Older cars fair better as EVs but not always: the reason-the ECU aka Brain:
Some older cars are extremely difficult to convert to an EV. There are many a startup company in Silicone Valley and elsewhere, that were born and died trying to do this. The more computer and electronic components a car has and is connected to some kind of ECU unit, which is the “brain” of the car, the more difficult and expensive the proposition is to do an EV conversion. You not only have to replace the part you no longer need in some cases, but you need to replace it with another OEM part, otherwise what you’re trying to convert won’t work. Sometimes you need to either have the ECU unit reprogrammed, or the new part added, otherwise it won’t work. Sometimes it’ just can’t be done. Because the Silver Shadow is an analog car with no computer, most variants carbureted that the few fuel injected variants weren’t computerized, it makes a perfect candidate for electrification.
There’s also public perception and appearance considerations for such a car when you electrify it. My professional experiences with my clients who owned some kind of Rolls Royce taught me that driving one to show up somewhere, had the extreme range of being somewhat fun to somewhere on the other extreme of being a daunting experience. And I have stories that prove this. There are some places one should never drive a Rolls Royce to, some you wouldn't expect. People will be happy to see your classic car especially since it’s been electrified as opposed to being a gas guzzler for the rich that continues to suck life out of the planet in its old age. See what I mean? So folks will become encouraged as opposed to turned off when they see Ms. Wallace driving such a car around town knowing it doesn’t hurt the environment.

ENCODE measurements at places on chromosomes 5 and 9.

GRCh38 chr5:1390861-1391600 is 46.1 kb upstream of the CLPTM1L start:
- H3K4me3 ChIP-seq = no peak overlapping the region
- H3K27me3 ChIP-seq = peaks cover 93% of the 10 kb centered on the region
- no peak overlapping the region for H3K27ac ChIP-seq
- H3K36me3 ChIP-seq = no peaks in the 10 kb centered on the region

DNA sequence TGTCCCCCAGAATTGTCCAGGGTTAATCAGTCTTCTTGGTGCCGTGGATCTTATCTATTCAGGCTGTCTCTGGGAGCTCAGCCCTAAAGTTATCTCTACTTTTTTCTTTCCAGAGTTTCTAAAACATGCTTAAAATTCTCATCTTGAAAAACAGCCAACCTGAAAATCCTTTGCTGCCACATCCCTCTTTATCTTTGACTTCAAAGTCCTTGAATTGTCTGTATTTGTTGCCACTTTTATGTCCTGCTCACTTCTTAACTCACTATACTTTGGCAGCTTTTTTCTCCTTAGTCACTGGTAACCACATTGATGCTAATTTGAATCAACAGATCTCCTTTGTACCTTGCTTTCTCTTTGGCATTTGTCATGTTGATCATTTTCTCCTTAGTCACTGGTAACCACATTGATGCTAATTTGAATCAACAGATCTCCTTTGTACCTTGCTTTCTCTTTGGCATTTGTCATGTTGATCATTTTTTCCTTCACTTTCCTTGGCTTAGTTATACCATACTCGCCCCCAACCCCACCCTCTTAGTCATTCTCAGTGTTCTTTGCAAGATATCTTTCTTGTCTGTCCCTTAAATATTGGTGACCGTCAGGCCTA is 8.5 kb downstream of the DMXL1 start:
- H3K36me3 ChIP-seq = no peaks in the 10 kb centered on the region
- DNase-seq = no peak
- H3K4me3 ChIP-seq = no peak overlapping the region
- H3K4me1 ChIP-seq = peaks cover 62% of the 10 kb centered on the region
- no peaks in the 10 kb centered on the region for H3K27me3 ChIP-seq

The growing world of “restomods.”
A vintage classic car that underwent an upgraded BEV or fuel source conversion, also known as a “restomod,’ may not hold the same value it once did when all the original components to the car were together. "I think there would be a few who would not approve," veteran local Rolls-Royce dealer David Eckberg told ABC Australia about Ms. Wallace’s Silver Shadow conversion to BEV. But conversions like these surely cause interest at fairs, auto shows, Concourse, and meets. It wouldn’t be surprising if some of the Car Concourse circuits around the world create a category for these kind of cars, so that these cars can once again enter and compete.
Could you imagine? An old Rolls Royce as a daily driver pennies per mile!
What seems most appealing about EV conversions to classic cars like the iconic Silver Shadow, is that you can actually consider using the car as a daily driver, to not worry about gas and maintenance costs, and depend on it being reliable. I know by professional experience that this car is outrageously expensive to repair: $2500 for OEM radiator hoses that require replacement every two years, $4000 for a USED rack and pinion steering rod, and such. Because the cars were hand assembled and limited in production, OEM parts are usually required.
Fabrication need not apply unless you electrify!
What do you think of this Rolls Royce EV conversion?
Do think it’s flying lady will fly?
Let us know in the comments section below!